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In the same way that the Mercedes-Benz S-Class is the flag bearer for the Mercedes range, the AMG-tuned S-Classes are the pinnacle of that luxurious model line. It retains the kit you’ll find on ‘lesser’ S-Class models, but turns up the dial with that stunning, hand-built 5.5-litre twin-turbo V8 and 6.0-litre V12.

The 'entry-level' as much as a 5.5-litre V8 motor can be, the S 63, develops 577bhp at 5500rpm, just 1000rpm shy of its redline, while peak twist is 663lb ft, which arrives at 2250rpm and plateaus until 3750rpm. It's good for a 4.4sec 0-62mph time and a top speed limited to 155mph (or 186mph as part of the £2760 AMG Driver's Package, which also includes driver training). The S 65 powered by the wholesome 6.0-litre V12 develops a mammoth 621bhp and 737lb ft of torque which helps demolish 0-62mph in 4.3sec.

But as good as those engines are, what actually dominates is the sense of money-no-object opulence. Mercedes has left virtually no stone unturned in its pursuit of ultimate luxury. Almost every feature is electrically powered, double-glazed or internet-connected. Most of the facilities are operated via a 12.3in colour screen.

If anything, rear passengers are served even better, with enormous legroom afforded by the long-wheelbase-only chassis configuration. The huge range of options includes a pair of individual seats – a £5000 extra.

A browse through the standard equipment list won't leave many feeling short changed, with both models getting the same level of equipment as an AMG Line trimmed S-Class. The S 63 gains 19in alloys, parking sensors, reversing camera, adaptive LED headlights and numerous AMG details, along side the tri-zone climate control and V8 embossed seats.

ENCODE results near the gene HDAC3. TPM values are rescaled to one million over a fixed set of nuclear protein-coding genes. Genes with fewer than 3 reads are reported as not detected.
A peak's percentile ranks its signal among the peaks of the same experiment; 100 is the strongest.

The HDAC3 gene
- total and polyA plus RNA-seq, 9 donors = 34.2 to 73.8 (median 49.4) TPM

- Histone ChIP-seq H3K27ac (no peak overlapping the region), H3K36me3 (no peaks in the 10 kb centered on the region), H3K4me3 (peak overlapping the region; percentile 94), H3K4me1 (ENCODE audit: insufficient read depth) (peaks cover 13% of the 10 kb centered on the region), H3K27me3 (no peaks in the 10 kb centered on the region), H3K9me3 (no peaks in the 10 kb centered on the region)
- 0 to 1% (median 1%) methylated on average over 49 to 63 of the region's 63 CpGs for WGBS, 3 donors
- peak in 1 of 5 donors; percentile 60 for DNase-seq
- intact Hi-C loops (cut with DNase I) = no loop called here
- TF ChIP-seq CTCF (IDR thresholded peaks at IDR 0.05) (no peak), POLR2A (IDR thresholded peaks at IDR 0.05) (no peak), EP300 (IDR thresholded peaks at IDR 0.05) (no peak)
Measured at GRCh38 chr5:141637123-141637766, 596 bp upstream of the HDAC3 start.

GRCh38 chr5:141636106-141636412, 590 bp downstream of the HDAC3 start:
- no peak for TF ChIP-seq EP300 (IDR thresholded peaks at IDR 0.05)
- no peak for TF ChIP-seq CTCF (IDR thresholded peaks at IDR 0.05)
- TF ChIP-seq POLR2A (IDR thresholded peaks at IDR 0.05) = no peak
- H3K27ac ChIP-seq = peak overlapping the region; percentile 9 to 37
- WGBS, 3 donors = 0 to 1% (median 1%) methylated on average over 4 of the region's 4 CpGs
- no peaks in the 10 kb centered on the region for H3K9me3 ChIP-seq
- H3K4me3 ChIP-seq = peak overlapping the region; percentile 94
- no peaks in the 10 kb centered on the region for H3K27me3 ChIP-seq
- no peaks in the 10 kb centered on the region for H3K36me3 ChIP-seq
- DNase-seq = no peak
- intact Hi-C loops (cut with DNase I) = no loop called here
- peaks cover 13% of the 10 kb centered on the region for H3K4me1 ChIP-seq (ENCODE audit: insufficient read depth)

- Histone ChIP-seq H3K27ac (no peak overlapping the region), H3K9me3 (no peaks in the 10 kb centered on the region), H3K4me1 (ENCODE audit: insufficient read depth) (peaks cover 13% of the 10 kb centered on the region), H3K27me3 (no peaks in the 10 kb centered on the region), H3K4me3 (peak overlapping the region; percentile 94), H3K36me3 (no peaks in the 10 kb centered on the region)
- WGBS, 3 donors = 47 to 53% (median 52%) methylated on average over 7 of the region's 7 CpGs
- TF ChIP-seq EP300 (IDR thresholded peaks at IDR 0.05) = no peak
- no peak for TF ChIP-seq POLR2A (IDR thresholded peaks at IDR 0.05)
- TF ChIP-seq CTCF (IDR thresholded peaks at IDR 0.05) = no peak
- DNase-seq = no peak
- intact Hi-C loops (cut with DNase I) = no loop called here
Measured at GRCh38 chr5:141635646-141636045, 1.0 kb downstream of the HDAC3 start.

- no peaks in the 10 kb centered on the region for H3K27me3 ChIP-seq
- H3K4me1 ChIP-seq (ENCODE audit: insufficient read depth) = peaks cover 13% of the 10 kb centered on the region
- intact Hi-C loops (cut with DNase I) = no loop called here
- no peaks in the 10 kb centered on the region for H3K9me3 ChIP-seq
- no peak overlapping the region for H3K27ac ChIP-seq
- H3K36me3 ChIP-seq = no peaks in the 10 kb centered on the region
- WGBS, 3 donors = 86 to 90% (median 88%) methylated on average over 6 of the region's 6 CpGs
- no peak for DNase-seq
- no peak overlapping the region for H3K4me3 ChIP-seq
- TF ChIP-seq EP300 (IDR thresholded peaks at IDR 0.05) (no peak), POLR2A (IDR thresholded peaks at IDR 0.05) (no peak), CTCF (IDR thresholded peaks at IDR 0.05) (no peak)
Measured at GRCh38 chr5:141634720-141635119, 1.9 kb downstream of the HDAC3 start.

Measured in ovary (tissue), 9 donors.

The S 65 comes with larger alloys, electrically adjustable reclining rear seats, air freshener and V12 embossed seats on top. However, the luxury doesn't end there as a wealth of optional extras can certainly endow your AMG S-Class with as much luxury as you or your wallet can stomach.

Out on the road, one of the impressive aspects of the S 63, we tried, is its Magic Ride Control, which uses a camera to scan the road ahead to prime the adaptive suspension for the optimum ride. The system, which is standard, works intuitively and really does iron out most undulations, but high-frequency scars can still be felt.

You can deactivate it by switching to Sport mode, and if you’re looking to really dial performance up a notch, you’ll want to. With the full potential unleashed, you can enjoy masses of grip along with the restrained growl from that 577bhp V8. 

At speed the S 63 feels far narrower than its 2.1m girth suggests, and once you overcome the initial over-assistance, the steering allows you to put enough faith in it to exploit the AMG-specific chassis setup.

It feels more planted at high speed than a Jaguar XJR, thanks in part to a 100kg weight loss over its predecessor, but the Jaguar still shades it in terms of outright fun. The AMG offers the better blend of refinement and engine note; rhythmic at low speed and bellowing with restraint as it approaches the 6500rpm redline. The engine note is delightfully muted, although always there. If you want NASCAR thrills, choose an E 63 AMG.

Power is commuted to the rear wheels through a seven-speed Speedshift MCT automatic gearbox. It provides snappy shifts, but – as with the rest of the car – never at the expense of sublime comfort.

The Mercedes S 63 AMG wants for nothing, although there is, predictably a myriad pricey options. But it is hard to think of the S 63 AMG in pragmatic terms

The truth is, if you want to travel in unparalleled comfort and refinement, then a cooking S-Class, an S 350 or an S 500 would be slightly better. And an E 63 AMG would better serve those looking for traditional super-saloon thrills.

However, the S 63 AMG is simply one of the world’s best cars with one of the world’s best performance engines. And it’s hard to argue against it.

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